Deepwater Horizon: Report sparks push for tougher laws
Deepwater Horizon oil spill report recommends tougher offshore drilling rules, more financial consequences for oil companies.
Democrats in Congress pledged Tuesday to push for tougher regulation of offshore drilling and to make oil companies more financially responsible for spills — steps a U.S. presidential panel says are necessary to prevent another catastrophic blowout.Skip to next paragraph
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The National Oil Spill Commission unanimously endorsed 15 recommendations to the oil industry, Congress and the Obama administration for preventing another large-scale oil spill. Most require action by Congress, but some could be done independently by the Obama administration, commissioners said.
The 380-page report provides an opening for Democrats to rekindle legislative efforts that failed after last year's oil spill, the largest offshore incident in U.S. history. But they'll face an even tougher road to passage this year, with a Republican majority in the House of Representatives set on cutting spending and reducing the government's regulation of business. Adding to their burden, rising gasoline prices are prompting calls for more domestic energy production.
Congress "must take action this year to prevent another catastrophic spill through smart regulation, and by giving regulators the tools and resources they need to do their jobs effectively," Senate Majority Leader Harry Reid said. He endorsed raising liability caps on oil companies, which BP waived after the Gulf disaster, "to ensure that taxpayers are never again on the hook for the damages caused by BP or any other oil company's missteps."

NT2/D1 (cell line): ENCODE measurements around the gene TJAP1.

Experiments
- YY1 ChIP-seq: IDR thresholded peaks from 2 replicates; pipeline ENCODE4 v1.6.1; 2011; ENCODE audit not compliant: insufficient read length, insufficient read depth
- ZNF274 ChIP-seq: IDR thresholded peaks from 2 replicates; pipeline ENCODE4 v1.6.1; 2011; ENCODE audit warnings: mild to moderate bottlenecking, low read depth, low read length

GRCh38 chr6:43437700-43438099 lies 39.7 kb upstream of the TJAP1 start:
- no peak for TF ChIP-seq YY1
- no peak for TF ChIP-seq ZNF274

But Rep. Fred Upton, the Republican who leads the Energy and Commerce panel, pushed back. While the panel's findings should be considered, "neither this nor any other investigation should be used as political justification.to limit affordable energy options for America," he said.
The report also sparked concern in Gulf states. Lawmakers from the region will be critical to any legislation's passage, and many have resisted calls to remove liability caps.
The Democratic-controlled House approved bills last year to boost safety standards for offshore drilling and remove the liability cap, but the measures were not taken up in the Senate. Those bills included many of the suggestions recommended by the commission Tuesday after a six-month investigation requested by President Barack Obama.